Egypt, Morocco Lead Solar Energy Expansion in MENA Region

As MENA Countries Increase their Solar Energy Capacity, Egypt and Morocco Emerge as Leaders in the Renewable Energy Transition.

by Adenike Adeodun

Countries in the Middle East and North Africa (MENA) region have ramped up their solar energy output by 23% year-over-year in 2023, with Egypt leading the way in solar initiatives, according to the Middle East Solar Industry Association’s (MESIA) 2024 Solar Outlook Report. The report indicates that solar power is increasingly becoming a fundamental part of the energy strategies in these countries.

The push toward renewable energy sources comes amid rising industrialization, population growth, and economic development, alongside growing concerns about climate change and environmental sustainability. The MENA region boasts some of the highest levels of solar energy potential globally, with an average annual solar irradiance exceeding 2,000 kWh per square meter, with countries like Saudi Arabia, the United Arab Emirates, Morocco, and Egypt leading in solar capacity.

In 2023, Egypt and Morocco were noted for their significant investment in large-scale solar projects. Egypt hosted COP27 and has been enhancing its shift to renewables and green hydrogen, with ambitions to reach a 42% share of renewable generation by 2030, targeting nearly 27% from solar alone—a substantial increase from today’s 2.5%. Morocco is aiming for a 52% renewable capacity by 2030, with solar comprising 20%, up from 8% currently.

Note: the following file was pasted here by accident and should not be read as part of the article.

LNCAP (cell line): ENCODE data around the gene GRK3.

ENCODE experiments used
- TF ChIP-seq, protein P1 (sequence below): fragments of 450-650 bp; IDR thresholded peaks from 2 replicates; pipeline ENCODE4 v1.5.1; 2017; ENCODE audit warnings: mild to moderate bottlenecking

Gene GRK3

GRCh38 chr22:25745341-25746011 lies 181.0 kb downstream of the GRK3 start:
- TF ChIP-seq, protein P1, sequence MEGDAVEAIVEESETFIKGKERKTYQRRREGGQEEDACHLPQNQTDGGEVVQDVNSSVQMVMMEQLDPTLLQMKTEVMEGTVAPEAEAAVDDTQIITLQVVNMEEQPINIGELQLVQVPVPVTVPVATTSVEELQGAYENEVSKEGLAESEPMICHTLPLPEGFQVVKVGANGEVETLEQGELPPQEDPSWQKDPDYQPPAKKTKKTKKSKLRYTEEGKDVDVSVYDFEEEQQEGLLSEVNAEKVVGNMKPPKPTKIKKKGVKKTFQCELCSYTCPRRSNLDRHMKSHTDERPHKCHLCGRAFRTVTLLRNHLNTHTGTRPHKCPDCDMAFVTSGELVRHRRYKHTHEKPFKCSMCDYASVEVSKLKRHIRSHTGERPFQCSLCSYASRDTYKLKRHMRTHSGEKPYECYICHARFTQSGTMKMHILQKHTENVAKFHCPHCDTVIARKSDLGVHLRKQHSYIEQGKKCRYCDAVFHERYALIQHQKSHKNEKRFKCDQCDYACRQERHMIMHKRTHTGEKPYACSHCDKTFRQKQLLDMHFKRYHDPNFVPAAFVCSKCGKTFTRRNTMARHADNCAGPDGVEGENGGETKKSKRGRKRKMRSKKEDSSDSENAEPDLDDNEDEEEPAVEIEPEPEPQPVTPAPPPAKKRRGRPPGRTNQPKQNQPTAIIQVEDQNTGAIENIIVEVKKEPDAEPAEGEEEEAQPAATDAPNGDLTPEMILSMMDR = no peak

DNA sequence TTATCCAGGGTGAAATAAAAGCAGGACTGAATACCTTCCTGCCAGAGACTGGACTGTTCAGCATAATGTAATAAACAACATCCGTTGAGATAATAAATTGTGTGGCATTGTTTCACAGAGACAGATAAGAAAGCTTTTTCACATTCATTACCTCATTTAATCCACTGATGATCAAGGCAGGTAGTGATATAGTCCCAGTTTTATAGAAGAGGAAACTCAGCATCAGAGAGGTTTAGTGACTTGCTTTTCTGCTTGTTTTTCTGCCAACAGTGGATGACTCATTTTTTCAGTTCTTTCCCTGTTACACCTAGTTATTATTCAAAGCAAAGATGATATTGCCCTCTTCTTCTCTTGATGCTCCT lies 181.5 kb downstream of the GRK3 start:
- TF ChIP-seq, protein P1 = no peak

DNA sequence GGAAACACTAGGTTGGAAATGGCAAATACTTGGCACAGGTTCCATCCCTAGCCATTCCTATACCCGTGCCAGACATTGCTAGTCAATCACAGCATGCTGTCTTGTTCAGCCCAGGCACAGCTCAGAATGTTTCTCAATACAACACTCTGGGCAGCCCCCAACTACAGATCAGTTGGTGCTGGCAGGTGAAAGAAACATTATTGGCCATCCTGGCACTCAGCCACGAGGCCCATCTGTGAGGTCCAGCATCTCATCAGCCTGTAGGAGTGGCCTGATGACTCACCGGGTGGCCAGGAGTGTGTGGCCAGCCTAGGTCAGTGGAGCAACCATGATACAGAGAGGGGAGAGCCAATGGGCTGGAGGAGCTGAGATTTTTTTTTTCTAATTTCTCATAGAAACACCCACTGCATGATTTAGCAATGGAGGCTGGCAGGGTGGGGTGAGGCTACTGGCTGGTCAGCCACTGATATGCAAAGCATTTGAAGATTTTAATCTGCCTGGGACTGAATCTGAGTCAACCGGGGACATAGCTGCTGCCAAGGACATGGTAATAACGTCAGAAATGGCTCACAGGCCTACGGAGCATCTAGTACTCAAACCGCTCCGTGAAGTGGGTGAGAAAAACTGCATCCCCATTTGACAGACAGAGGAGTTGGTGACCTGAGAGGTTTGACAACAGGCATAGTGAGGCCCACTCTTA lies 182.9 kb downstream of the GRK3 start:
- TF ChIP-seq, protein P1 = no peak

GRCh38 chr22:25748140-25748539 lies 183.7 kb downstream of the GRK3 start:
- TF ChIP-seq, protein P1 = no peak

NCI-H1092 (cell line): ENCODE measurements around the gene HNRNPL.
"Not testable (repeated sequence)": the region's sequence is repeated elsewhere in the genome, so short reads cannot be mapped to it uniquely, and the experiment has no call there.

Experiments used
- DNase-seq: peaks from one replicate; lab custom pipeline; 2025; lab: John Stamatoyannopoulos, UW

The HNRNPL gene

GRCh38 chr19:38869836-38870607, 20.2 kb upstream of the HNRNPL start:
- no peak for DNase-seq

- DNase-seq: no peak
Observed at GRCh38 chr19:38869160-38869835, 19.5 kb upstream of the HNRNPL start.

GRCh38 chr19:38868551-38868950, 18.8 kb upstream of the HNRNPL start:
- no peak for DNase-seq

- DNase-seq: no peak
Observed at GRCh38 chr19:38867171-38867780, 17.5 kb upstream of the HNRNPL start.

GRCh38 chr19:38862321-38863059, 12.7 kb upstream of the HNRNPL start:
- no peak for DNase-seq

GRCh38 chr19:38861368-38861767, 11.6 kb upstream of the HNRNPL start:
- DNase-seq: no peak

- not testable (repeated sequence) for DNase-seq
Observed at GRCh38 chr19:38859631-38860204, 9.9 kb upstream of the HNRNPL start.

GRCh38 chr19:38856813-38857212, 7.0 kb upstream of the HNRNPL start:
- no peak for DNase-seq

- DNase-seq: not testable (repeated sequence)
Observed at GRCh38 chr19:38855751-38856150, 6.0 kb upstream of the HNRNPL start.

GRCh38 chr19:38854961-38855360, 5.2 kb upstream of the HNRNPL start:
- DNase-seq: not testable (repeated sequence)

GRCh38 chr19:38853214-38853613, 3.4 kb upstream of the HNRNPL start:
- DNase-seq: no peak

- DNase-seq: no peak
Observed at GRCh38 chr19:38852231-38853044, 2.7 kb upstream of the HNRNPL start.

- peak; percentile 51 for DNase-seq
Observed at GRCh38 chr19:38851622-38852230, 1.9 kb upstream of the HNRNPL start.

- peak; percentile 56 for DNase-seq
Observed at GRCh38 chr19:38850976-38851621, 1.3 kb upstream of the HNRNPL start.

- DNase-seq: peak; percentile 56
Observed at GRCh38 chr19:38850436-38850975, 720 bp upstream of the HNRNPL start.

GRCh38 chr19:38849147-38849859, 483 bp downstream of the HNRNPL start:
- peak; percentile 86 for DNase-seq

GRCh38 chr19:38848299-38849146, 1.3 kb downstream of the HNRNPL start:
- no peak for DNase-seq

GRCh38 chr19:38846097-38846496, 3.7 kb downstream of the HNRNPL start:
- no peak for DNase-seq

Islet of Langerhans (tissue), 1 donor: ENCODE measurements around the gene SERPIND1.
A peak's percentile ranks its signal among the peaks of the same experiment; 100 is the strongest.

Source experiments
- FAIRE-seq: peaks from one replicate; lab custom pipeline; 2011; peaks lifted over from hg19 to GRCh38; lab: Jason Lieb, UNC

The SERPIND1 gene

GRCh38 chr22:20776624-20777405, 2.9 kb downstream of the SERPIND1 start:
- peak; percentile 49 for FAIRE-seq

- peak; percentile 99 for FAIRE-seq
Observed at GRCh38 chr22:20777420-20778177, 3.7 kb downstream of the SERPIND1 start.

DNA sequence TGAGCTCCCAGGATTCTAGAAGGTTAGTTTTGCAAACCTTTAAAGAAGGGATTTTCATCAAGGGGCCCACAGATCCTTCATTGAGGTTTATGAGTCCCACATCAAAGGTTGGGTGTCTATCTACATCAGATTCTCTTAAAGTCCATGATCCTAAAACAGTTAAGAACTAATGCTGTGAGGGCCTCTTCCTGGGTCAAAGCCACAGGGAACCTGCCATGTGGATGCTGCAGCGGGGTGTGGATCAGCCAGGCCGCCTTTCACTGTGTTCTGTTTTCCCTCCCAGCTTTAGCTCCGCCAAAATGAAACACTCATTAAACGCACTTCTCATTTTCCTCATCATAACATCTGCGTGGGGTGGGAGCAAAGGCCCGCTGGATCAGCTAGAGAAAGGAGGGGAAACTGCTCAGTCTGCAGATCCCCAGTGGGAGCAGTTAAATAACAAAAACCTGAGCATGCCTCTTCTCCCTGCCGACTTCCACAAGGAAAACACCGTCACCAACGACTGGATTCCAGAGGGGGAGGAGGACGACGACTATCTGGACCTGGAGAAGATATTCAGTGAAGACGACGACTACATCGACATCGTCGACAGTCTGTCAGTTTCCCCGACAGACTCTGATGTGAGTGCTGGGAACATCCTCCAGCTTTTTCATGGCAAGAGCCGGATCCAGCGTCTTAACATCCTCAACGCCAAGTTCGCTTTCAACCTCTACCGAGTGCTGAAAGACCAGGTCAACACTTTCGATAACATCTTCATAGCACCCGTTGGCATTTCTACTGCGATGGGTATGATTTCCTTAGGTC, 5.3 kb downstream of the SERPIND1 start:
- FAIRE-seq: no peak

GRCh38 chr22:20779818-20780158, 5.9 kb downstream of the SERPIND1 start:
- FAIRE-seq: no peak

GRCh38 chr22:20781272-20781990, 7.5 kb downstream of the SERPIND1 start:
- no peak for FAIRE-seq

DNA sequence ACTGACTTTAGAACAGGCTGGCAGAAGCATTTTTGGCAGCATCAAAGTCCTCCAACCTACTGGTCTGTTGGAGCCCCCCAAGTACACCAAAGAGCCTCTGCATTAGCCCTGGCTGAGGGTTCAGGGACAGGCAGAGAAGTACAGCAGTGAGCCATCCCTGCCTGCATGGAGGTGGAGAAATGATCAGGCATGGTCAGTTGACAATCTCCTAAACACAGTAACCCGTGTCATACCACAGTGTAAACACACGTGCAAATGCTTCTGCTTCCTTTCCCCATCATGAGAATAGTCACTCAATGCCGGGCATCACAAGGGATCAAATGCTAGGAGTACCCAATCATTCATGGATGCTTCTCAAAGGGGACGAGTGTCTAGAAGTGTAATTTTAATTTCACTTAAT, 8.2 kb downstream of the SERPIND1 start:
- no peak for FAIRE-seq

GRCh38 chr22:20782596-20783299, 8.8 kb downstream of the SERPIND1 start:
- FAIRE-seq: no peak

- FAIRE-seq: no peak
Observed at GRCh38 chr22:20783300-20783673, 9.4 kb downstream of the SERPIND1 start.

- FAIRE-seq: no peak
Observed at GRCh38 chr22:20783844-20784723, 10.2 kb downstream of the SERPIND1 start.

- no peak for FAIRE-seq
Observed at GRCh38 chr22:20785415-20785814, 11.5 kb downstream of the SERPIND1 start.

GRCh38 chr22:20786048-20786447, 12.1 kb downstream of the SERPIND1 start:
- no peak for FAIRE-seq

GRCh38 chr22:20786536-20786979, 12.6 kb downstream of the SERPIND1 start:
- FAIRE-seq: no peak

Significant projects like Morocco’s Noor and Egypt’s Benban solar farms are among the largest globally. These projects are expected to collectively add nearly 35 gigawatts of solar by 2030, driven by key players like AMEA Power, ACWA Power, Scatec, Egypt’s New and Renewable Energy Authority (NREA), and the Moroccan Agency for Sustainable Energy (MASEN).

Moreover, the solar sector is critical to transforming Egypt and Morocco into major hubs for renewable energy and green hydrogen. This includes involvement in large-scale green hydrogen projects and interconnector projects like the 3.6 GW Xlinks UK-Morocco and the 3 GW GREGY interconnector.

Algeria and Tunisia are also making strides in expanding their solar capacities. Algeria launched a 2 GW solar tender in February 2023, involving the construction of 15 solar PV projects across 12 regions, aiming for 15 GW of solar capacity by 2035. Tunisia has initiated two tenders for 1 GW of solar PV, with additional plans to add another 2.2 GW, aiming to achieve 35% renewable capacity by 2035.

In Libya, the government’s focus on solar energy is seen as a hopeful development amidst the country’s electricity crisis. Libya experiences a daily electricity shortfall of about 2,500 MW, prompting reliance on diesel generators. However, its favorable location within the Sunbelt offers immense solar potential, encouraging the adoption of solar systems, especially in the commercial, industrial, and agricultural sectors.

In Morocco, the renewable energy sector saw a considerable boost in investment, aiming to fund the completion of approximately 1.3 GW of renewable energy capacity annually from 2023 to 2027—a significant increase from previous years. This investment has already resulted in the licensing of new renewable energy projects with a capacity of around 1,000 MW in a single year, marking a substantial achievement for the country.

The MENA region’s focus on solar energy not only supports the global shift toward sustainable energy but also positions it as a key player in the future of renewable energy and green hydrogen production. This transition is critical as these nations strive to meet their ambitious renewable energy targets and reduce their reliance on fossil fuels, offering a blueprint for other regions aiming for energy transformation.

Source: ESI Africa

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